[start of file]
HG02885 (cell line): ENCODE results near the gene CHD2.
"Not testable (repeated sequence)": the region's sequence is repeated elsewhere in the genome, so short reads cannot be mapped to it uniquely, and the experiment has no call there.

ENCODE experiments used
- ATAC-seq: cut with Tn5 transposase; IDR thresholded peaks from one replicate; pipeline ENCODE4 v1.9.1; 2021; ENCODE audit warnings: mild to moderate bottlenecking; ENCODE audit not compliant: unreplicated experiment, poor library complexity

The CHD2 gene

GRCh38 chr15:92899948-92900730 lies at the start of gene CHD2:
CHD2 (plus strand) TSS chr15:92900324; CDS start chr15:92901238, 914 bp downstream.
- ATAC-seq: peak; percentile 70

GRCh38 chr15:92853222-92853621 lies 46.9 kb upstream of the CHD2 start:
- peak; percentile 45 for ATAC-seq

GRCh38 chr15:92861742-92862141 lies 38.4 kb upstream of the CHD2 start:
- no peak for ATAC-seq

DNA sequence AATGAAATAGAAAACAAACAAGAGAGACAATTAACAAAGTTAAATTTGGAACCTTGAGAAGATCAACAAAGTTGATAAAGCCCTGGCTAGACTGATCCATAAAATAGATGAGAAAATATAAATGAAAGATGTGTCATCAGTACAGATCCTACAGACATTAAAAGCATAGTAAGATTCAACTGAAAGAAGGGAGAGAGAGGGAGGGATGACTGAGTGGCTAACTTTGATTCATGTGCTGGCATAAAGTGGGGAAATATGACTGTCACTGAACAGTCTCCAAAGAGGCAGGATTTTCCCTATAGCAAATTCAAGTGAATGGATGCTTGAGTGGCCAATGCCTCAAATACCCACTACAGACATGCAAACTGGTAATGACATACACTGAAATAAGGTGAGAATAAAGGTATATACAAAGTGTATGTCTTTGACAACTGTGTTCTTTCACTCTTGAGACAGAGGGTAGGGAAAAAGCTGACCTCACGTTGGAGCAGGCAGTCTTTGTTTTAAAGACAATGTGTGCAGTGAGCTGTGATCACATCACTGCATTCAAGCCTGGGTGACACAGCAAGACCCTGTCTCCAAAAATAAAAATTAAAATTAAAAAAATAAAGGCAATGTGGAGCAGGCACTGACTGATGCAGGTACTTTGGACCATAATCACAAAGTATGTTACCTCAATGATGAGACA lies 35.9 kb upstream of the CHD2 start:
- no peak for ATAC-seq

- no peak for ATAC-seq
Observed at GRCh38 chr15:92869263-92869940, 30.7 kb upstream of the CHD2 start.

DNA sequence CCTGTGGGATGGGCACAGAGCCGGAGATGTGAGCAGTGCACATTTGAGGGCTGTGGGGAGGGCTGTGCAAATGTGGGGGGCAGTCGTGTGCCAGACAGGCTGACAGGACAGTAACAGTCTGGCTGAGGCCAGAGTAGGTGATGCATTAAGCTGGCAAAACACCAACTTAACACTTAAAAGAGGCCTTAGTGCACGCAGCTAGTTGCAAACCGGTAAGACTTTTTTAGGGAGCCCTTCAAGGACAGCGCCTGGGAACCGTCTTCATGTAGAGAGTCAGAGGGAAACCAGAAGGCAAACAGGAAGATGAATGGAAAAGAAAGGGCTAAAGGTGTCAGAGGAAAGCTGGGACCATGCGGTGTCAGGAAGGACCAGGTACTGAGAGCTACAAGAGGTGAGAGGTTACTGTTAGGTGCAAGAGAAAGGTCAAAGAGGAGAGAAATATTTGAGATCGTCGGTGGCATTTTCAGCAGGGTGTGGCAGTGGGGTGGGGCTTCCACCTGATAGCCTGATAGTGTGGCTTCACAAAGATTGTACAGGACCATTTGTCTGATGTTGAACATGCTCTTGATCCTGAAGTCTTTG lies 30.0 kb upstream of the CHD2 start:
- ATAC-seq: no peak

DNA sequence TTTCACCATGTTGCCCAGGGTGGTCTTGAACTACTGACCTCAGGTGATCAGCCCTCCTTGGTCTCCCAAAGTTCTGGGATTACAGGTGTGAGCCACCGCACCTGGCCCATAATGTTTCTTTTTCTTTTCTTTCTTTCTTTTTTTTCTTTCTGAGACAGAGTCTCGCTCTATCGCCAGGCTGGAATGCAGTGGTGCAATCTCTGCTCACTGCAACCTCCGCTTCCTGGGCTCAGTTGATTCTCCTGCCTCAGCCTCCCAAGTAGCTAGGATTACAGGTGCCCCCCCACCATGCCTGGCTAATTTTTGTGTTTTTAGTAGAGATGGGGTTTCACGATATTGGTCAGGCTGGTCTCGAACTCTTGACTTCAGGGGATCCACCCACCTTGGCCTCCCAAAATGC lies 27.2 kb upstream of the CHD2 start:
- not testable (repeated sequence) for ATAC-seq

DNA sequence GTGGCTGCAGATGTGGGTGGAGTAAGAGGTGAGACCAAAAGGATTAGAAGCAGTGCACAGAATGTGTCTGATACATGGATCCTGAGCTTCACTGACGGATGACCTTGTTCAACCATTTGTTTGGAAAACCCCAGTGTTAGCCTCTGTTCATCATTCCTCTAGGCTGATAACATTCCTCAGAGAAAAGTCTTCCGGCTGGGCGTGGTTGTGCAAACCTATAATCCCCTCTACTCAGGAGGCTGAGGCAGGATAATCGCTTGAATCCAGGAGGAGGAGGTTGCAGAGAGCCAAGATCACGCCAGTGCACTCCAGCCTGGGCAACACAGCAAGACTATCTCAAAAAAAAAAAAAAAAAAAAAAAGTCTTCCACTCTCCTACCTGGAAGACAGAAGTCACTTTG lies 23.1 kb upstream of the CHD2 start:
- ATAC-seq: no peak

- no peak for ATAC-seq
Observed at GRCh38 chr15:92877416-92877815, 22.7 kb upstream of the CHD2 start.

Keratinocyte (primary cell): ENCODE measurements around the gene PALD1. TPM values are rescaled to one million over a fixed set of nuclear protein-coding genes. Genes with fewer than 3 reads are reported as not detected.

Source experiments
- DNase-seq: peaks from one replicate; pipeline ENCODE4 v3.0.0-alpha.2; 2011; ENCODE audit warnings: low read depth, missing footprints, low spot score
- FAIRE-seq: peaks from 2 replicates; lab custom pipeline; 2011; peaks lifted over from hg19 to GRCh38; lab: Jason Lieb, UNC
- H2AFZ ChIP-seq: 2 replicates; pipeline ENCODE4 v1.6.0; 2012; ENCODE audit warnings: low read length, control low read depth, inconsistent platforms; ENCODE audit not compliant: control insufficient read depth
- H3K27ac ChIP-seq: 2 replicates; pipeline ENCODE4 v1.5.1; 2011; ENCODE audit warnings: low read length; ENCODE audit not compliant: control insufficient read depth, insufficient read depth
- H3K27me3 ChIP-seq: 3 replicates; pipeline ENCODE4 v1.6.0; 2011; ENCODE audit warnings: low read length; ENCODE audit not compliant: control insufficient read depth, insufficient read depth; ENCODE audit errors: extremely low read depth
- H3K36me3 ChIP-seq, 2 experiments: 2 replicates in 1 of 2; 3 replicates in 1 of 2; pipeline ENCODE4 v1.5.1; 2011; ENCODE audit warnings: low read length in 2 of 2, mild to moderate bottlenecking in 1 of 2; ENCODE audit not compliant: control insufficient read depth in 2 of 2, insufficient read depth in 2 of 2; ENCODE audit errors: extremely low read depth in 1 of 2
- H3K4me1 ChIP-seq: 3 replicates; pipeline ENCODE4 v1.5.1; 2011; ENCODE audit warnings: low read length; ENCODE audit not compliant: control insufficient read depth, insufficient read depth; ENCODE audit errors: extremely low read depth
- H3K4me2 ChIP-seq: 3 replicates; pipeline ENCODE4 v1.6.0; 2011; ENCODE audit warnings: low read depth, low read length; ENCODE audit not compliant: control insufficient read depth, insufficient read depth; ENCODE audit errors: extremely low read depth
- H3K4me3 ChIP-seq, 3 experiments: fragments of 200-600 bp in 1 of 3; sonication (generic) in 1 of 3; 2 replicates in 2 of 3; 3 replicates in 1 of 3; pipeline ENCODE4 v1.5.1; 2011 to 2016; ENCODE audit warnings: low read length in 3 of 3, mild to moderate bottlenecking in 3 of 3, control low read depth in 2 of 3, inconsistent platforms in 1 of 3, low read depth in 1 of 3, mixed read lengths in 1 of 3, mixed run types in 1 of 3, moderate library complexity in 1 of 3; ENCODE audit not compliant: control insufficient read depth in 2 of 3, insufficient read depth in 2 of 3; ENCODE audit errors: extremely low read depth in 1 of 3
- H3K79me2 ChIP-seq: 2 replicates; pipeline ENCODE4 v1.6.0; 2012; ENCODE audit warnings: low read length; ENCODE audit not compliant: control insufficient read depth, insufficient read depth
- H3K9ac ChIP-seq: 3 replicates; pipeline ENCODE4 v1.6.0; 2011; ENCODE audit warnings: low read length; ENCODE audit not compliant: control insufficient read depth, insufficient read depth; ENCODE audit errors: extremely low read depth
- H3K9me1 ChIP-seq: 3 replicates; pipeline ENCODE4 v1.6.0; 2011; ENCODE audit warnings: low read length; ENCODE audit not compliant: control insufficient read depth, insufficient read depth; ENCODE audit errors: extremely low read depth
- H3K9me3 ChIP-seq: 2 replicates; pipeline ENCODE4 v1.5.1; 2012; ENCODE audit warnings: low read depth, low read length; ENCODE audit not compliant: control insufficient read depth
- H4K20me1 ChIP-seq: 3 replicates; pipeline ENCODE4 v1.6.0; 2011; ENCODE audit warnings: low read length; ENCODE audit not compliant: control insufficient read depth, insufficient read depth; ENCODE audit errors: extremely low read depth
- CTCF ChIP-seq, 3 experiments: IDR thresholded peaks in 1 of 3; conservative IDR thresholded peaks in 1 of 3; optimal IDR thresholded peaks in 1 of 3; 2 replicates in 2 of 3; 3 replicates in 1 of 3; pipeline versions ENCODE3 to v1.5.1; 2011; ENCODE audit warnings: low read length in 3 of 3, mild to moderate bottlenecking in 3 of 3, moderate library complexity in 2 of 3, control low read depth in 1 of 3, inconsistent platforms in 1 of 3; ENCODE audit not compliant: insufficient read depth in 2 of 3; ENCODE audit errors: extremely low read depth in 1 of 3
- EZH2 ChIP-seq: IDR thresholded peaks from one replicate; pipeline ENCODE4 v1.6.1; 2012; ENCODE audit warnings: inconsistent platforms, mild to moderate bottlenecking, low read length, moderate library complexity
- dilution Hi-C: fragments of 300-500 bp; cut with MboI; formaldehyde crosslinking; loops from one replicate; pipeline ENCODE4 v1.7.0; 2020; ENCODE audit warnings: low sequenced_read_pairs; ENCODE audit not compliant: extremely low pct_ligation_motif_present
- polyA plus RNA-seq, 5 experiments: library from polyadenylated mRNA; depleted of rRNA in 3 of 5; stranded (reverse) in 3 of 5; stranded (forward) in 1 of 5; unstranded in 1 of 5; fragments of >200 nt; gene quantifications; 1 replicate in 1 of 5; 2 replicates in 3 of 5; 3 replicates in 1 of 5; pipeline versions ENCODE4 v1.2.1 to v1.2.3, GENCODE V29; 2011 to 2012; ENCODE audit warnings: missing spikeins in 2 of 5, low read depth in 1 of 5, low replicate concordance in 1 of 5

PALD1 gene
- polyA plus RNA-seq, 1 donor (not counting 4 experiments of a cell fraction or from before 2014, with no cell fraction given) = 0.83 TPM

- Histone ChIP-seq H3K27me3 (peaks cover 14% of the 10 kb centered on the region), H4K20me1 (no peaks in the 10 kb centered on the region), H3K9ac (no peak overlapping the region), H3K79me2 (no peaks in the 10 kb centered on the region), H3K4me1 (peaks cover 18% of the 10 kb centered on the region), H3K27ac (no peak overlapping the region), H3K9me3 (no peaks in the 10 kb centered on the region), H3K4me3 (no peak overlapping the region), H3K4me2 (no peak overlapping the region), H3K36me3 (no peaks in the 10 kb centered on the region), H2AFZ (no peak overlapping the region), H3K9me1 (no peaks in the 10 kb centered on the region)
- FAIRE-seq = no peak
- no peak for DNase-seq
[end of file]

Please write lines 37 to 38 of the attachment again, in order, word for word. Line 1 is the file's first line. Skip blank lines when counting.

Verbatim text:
- H3K9ac ChIP-seq: 3 replicates; pipeline ENCODE4 v1.6.0; 2011; ENCODE audit warnings: low read length; ENCODE audit not compliant: control insufficient read depth, insufficient read depth; ENCODE audit errors: extremely low read depth
- H3K9me1 ChIP-seq: 3 replicates; pipeline ENCODE4 v1.6.0; 2011; ENCODE audit warnings: low read length; ENCODE audit not compliant: control insufficient read depth, insufficient read depth; ENCODE audit errors: extremely low read depth